Today on Memorial Day 2021, my twin sister Sherry and I, as descendants of the Nye family, are proud to begin our support of the Shaw 54th Massachusetts Memorial Restoration Project in honor of the fallen Union officers and soldiers of the 54th Massachusetts Volunteer Infantry (the North's first African-American regiment of the Civil War and the first to engage in a major US military campaign, the Battle of Fort Wagner) and our ancestry's abolitionist legacy in the Commonwealth of Massachusetts. The newly restored monument was unveiled to the public on Friday in time for Memorial Day weekend and the anniversary of its dedication 124 years ago on Memorial Day 1897. Our donations will go towards its official rededication ceremony in October.
The bronze high-relief sculpture, created over a period of 14 years by American artist Augustus Saint-Gaudens, is considered one of the greatest achievements of public art in the United States, and the first known to acknowledge the military contributions of African Americans. It is located in Boston's historic Beacon Hill neighborhood, what was the national epicenter of the 19th-century abolitionist movement, designated in October 1980 as the Boston African American National Historic Site by the National Park Service.
The monument portrays Colonel Robert Gould Shaw and the 54th Massachusetts Volunteer Infantry's historic march through Beacon Street May 28, 1863 prior to their departure for South Carolina. Located on Beacon Street and the Boston Common, the artwork rests on the very spot where the parade, and the 54th's journey to the front, began that fateful morning.
The 54th marches into History
Below: Watch Colonel Robert Gould Shaw (Matthew Broderick) and the 54th Massachusetts Volunteer Infantry (featuring Denzel Washington, Morgan Freeman, Cary Elwes, Andre Braugher, Jihmi Kennedy) parade through Beacon Street. Director Edward Zwick's interpretation of the 54th's valor and sacrifice in the film Glory (1989, Tri-Star Pictures) won three Academy Awards, including Best Cinematography, Best Sound and Best Actor in a Supporting Role (Denzel Washington). Musically, the moment begins with "Hoist Up the Flag" (B. Holmes, S. Winner, 1863) and transitions into the main theme of James Horner's moving film score.
The Shaw 54th Memorial was dedicated 124 years ago today on Memorial Day 1897 and included a procession by veterans of the 54th Massachusetts Volunteer Infantry.
What was it like to be there that day? The National Park Service offers an account:
On May 31, 1897, the day of the unveiling, the weather was overcast with a light, misty rain. In spite of this, there was a festive feeling and spectators lined the streets. Two large American flags covered the sculpture. At 11:17 a.m., at a signal, two young nephews of Robert Gould Shaw, unveiled the memorial. The crowd cheered, a band struck up "The Battle Hymn of the Republic" and an artillery battery on the Boston Common fired a 17-gun salute. Simultaneously, three warships in the harbor each fired a 21-gun salute.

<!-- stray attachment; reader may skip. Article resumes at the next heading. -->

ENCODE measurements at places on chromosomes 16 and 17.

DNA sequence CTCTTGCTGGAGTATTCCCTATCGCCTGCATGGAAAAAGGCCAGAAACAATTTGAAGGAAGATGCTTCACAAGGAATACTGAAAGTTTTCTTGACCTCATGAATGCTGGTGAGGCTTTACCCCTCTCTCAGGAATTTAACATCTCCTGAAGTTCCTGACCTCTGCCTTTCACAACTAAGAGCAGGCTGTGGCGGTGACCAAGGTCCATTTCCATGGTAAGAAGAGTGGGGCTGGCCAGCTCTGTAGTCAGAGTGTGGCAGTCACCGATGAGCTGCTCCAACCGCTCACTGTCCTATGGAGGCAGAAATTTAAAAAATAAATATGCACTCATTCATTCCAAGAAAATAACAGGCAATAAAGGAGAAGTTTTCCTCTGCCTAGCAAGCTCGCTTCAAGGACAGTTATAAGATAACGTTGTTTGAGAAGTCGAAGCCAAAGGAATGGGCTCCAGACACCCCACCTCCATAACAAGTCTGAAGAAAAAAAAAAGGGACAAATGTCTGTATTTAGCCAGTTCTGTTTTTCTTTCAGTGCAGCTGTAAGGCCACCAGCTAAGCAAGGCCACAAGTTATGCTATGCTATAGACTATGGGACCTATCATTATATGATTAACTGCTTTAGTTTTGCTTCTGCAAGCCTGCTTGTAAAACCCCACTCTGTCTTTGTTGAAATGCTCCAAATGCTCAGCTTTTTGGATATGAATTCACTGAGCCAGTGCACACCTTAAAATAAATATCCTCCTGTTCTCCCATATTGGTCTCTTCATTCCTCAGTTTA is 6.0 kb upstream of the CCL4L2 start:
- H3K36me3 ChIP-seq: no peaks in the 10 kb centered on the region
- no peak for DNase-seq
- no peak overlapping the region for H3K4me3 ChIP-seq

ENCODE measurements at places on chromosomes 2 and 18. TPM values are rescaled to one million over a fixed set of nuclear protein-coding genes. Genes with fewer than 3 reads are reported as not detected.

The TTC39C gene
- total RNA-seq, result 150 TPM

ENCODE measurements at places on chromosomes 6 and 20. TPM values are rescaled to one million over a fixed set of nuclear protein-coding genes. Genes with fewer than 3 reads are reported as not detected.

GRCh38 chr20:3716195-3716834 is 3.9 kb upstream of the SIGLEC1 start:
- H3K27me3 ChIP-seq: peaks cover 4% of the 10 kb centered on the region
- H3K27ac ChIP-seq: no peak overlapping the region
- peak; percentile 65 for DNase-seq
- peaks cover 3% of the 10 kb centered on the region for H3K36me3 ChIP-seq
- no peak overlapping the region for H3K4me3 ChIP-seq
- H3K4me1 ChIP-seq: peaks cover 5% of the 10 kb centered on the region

The military units present began to march past the memorial, led by 65 veterans of the 54th Massachusetts. Some of the officers wore their Civil War uniforms but most of the enlisted men were in their best frock coats. Black veterans from the 55th Massachusetts Infantry and the 5th Massachusetts Cavalry were also present. Among the men of the 54th, Sergeant William Carney carried the American flag. The sight of him elicited cheers from the onlookers who knew of his exploits. The 54th veterans laid a large wreath of lilies of the valley before the monument.
Artist Augustus Saint-Gaudens, who was also in attendance, later recalled of that moment...
"The impression of those old soldiers passing the very spot where they left for the war so many years before, thrills me even as I write these words. They faced and saluted the relief...They seemed as if returning from war, the troops of bronze marching in the opposite direction, the direction in which they had left for the front, and the young men there represented now showing these veterans the vigor and hope of youth. It was a consecration." -Augustus Saint-Gaudens
Be a "Witness to History" in person or virtually!
While those able to witness in-person the history of the memorial's unveiling this weekend have the opportunity to sign a physical guestbook and receive a commemorative pen (see below), there is also a "Witness to History" digital book option for the rest of us. Join me and others around the globe in paying tribute to the 54th and the return of their successfully restored memorial! Sign here.
We all have a connection to the 54th. What's yours?
On June 8, 2021, I received a kind letter from the Friends of the Public Garden confirming that my Memorial Day donation will go towards support for programs and events associated with the memorial's restoration, as requested. The formal rededication ceremony will be held in October.